And while I’m pulling a lot of this movie from my memory (and imdb) I can’t  recall a single thing about it that was in any way accurate to the book other than the names of characters and the Baron Vladimir Harkonnen. That’s it! I understand that taking a book and making it a movie is a difficult and sometimes impossible task. They can’t all be The Lord of the Rings, but did David Lynch even read the first chapter? Couldn’t he at least have tried?

3. Indiana Jones and the Kingdom of the Crystal Skull

I mean really, what did we expect with after the Star Wars prequels, right? But we’ll chat about those in a minute.

This one started off with so much promise. There was the Indy we all knew and loved, and while he was a little bit older and rougher around the edges the first sequence was pretty decent.

Shia LaBeouf is a pretty decent actor and I was pretty excited to see him play Indiana’s son.

We were even promised Marion Ravenwoon, which was a fantastic treat I was really looking forward to. Instead, about half way through the movie the proverbial shark was jumped only to leave us with a feeling of utter embarrassment for not only Harrison Ford, but for the entire Indiana Jones franchise. There were moments of fun, but the moment that legitimate aliens were in the picture was the moment that I lost all sense of self.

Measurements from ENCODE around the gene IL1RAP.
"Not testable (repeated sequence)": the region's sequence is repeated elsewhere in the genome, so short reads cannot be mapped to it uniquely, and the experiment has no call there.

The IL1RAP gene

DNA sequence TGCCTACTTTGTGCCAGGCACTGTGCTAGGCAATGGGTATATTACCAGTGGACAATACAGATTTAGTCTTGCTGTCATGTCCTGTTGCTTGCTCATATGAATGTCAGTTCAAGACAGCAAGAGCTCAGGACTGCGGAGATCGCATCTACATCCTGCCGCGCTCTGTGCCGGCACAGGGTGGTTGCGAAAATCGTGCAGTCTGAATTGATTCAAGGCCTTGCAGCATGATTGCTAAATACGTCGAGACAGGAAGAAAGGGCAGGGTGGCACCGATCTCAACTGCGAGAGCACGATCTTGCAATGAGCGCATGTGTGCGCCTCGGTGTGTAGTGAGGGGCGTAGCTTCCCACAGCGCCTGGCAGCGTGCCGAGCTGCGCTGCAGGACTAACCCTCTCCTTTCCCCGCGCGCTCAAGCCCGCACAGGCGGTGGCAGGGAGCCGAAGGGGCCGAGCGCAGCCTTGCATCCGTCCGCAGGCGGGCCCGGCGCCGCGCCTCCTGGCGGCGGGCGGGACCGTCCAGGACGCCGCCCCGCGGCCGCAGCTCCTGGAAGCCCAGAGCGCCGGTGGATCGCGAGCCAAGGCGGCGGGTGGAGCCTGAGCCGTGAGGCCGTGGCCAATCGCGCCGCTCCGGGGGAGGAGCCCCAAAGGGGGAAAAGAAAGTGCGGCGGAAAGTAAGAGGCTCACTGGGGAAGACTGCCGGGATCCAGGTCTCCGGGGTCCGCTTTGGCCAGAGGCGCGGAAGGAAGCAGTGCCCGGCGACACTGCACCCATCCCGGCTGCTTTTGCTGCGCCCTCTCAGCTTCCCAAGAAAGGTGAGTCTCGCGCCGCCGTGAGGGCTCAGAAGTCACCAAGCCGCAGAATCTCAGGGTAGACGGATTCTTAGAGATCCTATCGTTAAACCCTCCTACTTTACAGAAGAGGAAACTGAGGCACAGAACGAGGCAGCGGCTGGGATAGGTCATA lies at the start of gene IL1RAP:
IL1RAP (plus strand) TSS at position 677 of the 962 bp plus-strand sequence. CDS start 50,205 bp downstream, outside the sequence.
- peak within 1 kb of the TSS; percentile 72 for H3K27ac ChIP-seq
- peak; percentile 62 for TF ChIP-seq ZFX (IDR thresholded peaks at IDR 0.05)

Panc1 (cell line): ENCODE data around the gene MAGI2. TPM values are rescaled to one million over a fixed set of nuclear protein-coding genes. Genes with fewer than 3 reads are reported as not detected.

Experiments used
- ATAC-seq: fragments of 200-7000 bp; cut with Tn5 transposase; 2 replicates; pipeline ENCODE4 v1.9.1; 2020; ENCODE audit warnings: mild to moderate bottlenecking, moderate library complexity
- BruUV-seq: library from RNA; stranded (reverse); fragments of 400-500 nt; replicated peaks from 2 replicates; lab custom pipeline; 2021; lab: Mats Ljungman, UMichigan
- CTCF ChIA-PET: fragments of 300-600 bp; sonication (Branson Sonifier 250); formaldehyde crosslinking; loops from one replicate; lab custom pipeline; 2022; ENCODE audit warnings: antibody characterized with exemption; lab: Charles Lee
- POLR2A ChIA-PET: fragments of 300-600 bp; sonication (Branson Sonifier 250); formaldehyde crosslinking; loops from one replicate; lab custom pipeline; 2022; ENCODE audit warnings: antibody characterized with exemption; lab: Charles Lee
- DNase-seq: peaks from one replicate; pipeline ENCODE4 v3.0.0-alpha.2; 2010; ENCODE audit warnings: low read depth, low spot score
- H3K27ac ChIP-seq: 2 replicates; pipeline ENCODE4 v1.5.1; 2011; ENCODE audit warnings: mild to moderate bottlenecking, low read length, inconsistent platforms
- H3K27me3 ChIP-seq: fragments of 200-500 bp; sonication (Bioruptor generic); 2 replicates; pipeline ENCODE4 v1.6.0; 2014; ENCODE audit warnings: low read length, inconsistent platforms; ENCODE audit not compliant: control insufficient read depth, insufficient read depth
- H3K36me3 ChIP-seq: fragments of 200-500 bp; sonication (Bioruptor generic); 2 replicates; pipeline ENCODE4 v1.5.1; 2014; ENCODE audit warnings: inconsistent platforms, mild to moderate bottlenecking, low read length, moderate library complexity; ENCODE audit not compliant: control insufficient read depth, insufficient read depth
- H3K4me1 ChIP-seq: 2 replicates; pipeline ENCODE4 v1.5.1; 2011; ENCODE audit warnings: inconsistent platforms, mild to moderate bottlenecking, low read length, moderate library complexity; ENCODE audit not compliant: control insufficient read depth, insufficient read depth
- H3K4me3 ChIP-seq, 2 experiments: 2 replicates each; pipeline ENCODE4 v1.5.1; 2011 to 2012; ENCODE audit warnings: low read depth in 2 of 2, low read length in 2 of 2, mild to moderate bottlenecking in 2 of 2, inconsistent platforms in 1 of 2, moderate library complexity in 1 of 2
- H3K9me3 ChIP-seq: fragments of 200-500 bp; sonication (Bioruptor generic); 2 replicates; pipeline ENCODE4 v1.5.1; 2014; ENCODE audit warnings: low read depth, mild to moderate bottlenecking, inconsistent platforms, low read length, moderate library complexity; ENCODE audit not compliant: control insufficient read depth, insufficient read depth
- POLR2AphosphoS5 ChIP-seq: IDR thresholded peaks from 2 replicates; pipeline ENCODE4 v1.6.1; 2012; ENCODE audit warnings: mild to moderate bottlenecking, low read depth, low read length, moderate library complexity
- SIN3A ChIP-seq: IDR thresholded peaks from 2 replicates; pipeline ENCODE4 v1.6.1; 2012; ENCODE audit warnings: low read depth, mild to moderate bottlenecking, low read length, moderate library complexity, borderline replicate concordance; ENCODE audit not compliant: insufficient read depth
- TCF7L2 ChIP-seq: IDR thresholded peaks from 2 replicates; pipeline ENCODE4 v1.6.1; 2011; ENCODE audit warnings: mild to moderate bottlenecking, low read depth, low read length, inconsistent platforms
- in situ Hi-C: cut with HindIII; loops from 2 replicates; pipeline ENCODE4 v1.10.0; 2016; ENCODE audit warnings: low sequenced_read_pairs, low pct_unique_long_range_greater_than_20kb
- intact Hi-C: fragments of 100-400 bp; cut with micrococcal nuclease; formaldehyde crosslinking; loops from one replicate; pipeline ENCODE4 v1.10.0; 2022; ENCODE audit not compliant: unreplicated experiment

And forgive me for asking what could be considered a stupid question, but didn’t Marcus Brody and Dr. Jones, Sr drink from the Holy Grail that is supposed to give eternal life? I wasn’t imagining that, was I? So why were they dead? Now, before you get all theological on me and say something like “It’s eternal life in Heaven,” can we just pretend that suspension of disbelief is a real thing that movies can use if its done right? Forget not the tale of Walter Donovan! “The true Grail will bring you life. A false Grail will take it from you.” If the Holy Grail grants eternal life to anyone who drinks from it, how could we not get Sean Connery back to reprise his role? My guess is that he read the script and suddenly had something better to do.

2. Star Wars, Episodes 1 – 3

Yes, technically these are three movies, but they are all the same steaming pile of garbage. I’m sorry folks, but these were terrible and I think most of you will probably agree.

Forget about the flashy effects and all the pretty things  George Lucas managed to cram into each and every single shot of these movies to keep you from realizing you were experiencing a hemorrhagic stroke. Forget about how I should just “get over it, it’s just a movie.” You can take Jar-Jar and shove that cartoon rabbit somewhere unpleasant. These movies were terrible.